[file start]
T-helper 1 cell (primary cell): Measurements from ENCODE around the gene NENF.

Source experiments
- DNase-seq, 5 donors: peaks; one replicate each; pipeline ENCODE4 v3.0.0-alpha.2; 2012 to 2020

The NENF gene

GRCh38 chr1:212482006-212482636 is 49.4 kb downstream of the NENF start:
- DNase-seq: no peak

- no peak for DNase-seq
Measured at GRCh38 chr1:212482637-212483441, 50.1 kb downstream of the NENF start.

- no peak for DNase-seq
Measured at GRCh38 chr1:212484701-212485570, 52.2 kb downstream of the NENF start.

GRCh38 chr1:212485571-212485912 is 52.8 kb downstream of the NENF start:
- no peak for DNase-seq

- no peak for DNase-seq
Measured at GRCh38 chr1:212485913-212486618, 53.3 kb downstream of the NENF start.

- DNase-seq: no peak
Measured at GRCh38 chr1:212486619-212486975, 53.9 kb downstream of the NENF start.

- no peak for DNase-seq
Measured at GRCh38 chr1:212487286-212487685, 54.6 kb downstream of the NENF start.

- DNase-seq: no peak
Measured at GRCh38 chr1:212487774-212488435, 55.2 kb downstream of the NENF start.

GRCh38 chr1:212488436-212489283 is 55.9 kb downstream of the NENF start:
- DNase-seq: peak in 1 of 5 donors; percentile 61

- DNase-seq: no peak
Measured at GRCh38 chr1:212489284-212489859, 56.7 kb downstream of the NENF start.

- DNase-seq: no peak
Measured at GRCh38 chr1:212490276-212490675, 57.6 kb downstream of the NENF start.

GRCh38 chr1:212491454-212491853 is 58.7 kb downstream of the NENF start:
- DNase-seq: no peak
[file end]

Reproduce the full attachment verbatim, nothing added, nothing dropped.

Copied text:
T-helper 1 cell (primary cell): Measurements from ENCODE around the gene NENF.

Source experiments
- DNase-seq, 5 donors: peaks; one replicate each; pipeline ENCODE4 v3.0.0-alpha.2; 2012 to 2020

The NENF gene

GRCh38 chr1:212482006-212482636 is 49.4 kb downstream of the NENF start:
- DNase-seq: no peak

- no peak for DNase-seq
Measured at GRCh38 chr1:212482637-212483441, 50.1 kb downstream of the NENF start.

- no peak for DNase-seq
Measured at GRCh38 chr1:212484701-212485570, 52.2 kb downstream of the NENF start.

GRCh38 chr1:212485571-212485912 is 52.8 kb downstream of the NENF start:
- no peak for DNase-seq

- no peak for DNase-seq
Measured at GRCh38 chr1:212485913-212486618, 53.3 kb downstream of the NENF start.

- DNase-seq: no peak
Measured at GRCh38 chr1:212486619-212486975, 53.9 kb downstream of the NENF start.

- no peak for DNase-seq
Measured at GRCh38 chr1:212487286-212487685, 54.6 kb downstream of the NENF start.

- DNase-seq: no peak
Measured at GRCh38 chr1:212487774-212488435, 55.2 kb downstream of the NENF start.

GRCh38 chr1:212488436-212489283 is 55.9 kb downstream of the NENF start:
- DNase-seq: peak in 1 of 5 donors; percentile 61

- DNase-seq: no peak
Measured at GRCh38 chr1:212489284-212489859, 56.7 kb downstream of the NENF start.

- DNase-seq: no peak
Measured at GRCh38 chr1:212490276-212490675, 57.6 kb downstream of the NENF start.

GRCh38 chr1:212491454-212491853 is 58.7 kb downstream of the NENF start:
- DNase-seq: no peak